WORCESTER, Mass. - A judge has ordered one of the two second-degree murder charges against Erika Murray to be thrown out due to insufficient evidence.
While Murray is still being charged with second-degree murder for the death of one of the babies found inside her squalid home, the judge says there's not enough evidence to prove one of the children had been born.
NEW: Judge in Erika Murray murder trial has ruled there is not sufficient evidence to move forward with one of the two 2nd degree murder charges. Judge says there was not sufficient evidence one of the remains was ever alive. pic.twitter.com/3vkuuIEaFC— Robert Goulston (@rgoulston) June 11, 2019
"There was no evidence that baby had been born," said Judge Janet Kenton-Walker. "And a person can only cause the death of a victim if the person was a living and an independent person."
Trial now resuming. Murray is still charged with 2nd degree murder for one of the three children’s remains found. She’s also charged with various other charges involving the neglect of her children and pets. https://t.co/0WqE4X0SFJ— Robert Goulston (@rgoulston) June 11, 2019
Murray's attorneys had asked for all the charges against her to be dropped, claiming the prosecution didn't prove the filthy conditions of the home led to any harm. Judge Kenton-Walker denied the motion.
Erika Murray was charged with two counts of second-degree murder after police found remains of three children inside her Blackstone home in 2014.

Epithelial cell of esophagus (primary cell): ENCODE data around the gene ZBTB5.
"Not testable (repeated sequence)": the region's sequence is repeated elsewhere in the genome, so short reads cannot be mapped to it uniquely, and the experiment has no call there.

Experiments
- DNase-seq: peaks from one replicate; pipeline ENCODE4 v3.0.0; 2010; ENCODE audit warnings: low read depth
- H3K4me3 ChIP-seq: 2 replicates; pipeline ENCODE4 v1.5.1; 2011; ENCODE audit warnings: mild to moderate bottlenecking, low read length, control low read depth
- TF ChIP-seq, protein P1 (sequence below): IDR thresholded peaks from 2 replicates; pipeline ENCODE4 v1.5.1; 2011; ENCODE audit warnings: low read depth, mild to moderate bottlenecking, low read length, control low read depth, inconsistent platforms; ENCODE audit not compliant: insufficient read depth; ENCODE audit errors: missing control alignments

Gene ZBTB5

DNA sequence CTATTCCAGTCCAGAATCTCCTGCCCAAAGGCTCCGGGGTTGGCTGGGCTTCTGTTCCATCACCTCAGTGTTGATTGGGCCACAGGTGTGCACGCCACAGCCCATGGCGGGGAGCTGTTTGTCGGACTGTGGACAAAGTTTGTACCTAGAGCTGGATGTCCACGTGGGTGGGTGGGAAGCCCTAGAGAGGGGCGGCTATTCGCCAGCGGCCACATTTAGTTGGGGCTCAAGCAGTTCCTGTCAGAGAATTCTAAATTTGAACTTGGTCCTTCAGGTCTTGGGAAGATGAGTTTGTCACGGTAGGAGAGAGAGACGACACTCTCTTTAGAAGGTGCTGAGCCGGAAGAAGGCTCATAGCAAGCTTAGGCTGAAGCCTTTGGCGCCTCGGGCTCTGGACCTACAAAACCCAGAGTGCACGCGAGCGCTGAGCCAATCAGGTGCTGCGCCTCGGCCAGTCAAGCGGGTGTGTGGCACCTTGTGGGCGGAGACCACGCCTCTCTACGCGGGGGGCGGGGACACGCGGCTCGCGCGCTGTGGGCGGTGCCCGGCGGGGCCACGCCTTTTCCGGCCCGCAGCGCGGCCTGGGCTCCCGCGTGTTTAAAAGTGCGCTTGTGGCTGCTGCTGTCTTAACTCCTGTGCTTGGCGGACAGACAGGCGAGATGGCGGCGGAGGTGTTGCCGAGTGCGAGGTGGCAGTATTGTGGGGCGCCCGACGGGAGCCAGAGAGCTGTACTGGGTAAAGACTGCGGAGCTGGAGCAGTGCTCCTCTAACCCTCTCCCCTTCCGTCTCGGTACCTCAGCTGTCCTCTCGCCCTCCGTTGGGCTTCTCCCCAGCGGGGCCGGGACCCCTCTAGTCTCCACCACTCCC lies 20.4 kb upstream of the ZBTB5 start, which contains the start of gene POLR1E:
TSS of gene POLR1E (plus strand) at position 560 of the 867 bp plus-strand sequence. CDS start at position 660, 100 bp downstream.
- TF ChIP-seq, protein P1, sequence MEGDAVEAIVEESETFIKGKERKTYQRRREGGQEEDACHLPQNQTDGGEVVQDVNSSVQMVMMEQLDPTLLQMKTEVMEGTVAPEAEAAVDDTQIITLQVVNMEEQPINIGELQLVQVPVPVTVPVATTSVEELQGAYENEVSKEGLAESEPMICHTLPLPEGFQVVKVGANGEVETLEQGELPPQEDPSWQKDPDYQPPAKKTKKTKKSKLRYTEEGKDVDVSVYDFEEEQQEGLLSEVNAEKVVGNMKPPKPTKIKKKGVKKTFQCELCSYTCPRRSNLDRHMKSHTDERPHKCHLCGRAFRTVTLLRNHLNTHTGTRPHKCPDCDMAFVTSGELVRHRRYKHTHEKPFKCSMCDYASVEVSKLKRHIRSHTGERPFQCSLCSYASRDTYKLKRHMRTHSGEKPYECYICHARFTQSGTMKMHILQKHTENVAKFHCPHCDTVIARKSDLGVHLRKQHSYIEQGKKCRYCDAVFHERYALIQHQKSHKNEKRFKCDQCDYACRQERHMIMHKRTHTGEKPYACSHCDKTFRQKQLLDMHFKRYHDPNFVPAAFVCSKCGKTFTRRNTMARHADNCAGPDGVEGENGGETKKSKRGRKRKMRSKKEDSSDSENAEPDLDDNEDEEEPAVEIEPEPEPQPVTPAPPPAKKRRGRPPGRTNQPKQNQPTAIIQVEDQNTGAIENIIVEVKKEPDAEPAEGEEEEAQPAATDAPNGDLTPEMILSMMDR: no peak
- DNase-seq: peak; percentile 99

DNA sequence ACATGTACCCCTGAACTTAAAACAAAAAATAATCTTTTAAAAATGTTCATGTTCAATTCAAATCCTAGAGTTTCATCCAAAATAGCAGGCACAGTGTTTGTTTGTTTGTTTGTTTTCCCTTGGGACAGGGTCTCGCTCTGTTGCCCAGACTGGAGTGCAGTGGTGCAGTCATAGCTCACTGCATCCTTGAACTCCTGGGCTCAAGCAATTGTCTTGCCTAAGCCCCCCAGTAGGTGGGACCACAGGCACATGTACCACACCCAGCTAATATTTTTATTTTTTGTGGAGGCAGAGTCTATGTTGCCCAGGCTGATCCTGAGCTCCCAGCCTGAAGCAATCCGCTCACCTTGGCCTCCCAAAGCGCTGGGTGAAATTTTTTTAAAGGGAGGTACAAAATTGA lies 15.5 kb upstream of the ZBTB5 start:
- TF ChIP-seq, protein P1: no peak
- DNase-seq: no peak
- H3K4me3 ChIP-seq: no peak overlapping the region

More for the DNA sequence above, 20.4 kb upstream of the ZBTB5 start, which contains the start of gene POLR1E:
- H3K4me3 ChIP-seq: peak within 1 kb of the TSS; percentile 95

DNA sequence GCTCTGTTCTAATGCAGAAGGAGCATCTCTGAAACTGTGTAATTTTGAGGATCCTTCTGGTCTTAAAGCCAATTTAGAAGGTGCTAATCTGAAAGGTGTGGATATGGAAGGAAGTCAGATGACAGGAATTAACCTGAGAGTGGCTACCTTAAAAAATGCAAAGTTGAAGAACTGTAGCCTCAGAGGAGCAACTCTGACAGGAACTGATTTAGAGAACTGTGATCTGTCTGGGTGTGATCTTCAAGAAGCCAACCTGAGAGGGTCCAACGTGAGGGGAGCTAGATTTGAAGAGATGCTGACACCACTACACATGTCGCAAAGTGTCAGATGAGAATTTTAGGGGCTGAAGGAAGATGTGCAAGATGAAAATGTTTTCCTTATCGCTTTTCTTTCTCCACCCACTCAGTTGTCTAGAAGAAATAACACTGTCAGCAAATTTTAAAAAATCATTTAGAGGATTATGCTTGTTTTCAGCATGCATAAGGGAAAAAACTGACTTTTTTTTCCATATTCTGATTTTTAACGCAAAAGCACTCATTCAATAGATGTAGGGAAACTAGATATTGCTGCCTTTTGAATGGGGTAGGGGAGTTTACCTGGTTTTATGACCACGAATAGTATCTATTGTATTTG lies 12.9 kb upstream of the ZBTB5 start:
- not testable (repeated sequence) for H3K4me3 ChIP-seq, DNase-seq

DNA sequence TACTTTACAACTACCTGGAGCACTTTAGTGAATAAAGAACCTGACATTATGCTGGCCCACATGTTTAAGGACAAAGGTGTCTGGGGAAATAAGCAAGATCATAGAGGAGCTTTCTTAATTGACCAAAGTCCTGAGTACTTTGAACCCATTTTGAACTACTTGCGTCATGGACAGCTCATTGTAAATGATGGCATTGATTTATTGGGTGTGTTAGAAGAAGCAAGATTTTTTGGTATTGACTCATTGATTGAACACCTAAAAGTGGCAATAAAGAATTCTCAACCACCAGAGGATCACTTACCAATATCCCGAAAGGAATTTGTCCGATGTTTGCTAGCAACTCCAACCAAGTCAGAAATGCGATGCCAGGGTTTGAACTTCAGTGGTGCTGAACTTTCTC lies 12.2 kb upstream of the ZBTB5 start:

Initially, Murray was only charged with the deaths of two of the three children because prosecutors said they had evidence both babies were alive - pointing out they were found wearing clothes and Murray acknowledged at least one was alive.
"There is ample evidence to find Erika Murray caused the death of her children, with malice," said Worcester County ADA Christopher Hodgens. "She intentionally neglected them by secreting their births, secreted them in the home, she never took them outside, deprived them of human contact, never took them to a doctor."
After the prosecution rested, Murray's attorney asked the judge to dismiss the charges, arguing there was no evidence that showed the conditions of the home led up to the children's' deaths, nor that it caused any specific harm to the children found alive in the home.
"The issue is not whether risk increased, the issue is whether we know whether the baby would have survived if circumstances had been different," said Murray's attorney.
The defense began its case on Tuesday, the sixth day of the trial.
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